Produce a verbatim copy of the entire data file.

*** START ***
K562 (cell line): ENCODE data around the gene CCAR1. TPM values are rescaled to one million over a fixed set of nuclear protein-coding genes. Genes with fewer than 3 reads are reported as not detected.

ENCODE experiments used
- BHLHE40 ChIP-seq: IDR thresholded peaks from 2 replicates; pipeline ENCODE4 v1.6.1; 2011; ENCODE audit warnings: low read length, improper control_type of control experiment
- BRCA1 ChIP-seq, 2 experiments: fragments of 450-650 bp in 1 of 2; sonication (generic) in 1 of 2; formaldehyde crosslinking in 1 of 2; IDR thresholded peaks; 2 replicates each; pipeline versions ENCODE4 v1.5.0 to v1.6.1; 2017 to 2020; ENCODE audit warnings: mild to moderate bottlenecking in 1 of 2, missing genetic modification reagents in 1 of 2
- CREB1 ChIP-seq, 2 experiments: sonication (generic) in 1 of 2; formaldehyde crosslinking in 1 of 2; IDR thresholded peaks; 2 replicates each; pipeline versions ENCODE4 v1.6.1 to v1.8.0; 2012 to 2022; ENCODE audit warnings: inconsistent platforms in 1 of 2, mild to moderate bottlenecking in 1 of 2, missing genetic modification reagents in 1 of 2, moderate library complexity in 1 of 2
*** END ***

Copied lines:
K562 (cell line): ENCODE data around the gene CCAR1. TPM values are rescaled to one million over a fixed set of nuclear protein-coding genes. Genes with fewer than 3 reads are reported as not detected.

ENCODE experiments used
- BHLHE40 ChIP-seq: IDR thresholded peaks from 2 replicates; pipeline ENCODE4 v1.6.1; 2011; ENCODE audit warnings: low read length, improper control_type of control experiment
- BRCA1 ChIP-seq, 2 experiments: fragments of 450-650 bp in 1 of 2; sonication (generic) in 1 of 2; formaldehyde crosslinking in 1 of 2; IDR thresholded peaks; 2 replicates each; pipeline versions ENCODE4 v1.5.0 to v1.6.1; 2017 to 2020; ENCODE audit warnings: mild to moderate bottlenecking in 1 of 2, missing genetic modification reagents in 1 of 2
- CREB1 ChIP-seq, 2 experiments: sonication (generic) in 1 of 2; formaldehyde crosslinking in 1 of 2; IDR thresholded peaks; 2 replicates each; pipeline versions ENCODE4 v1.6.1 to v1.8.0; 2012 to 2022; ENCODE audit warnings: inconsistent platforms in 1 of 2, mild to moderate bottlenecking in 1 of 2, missing genetic modification reagents in 1 of 2, moderate library complexity in 1 of 2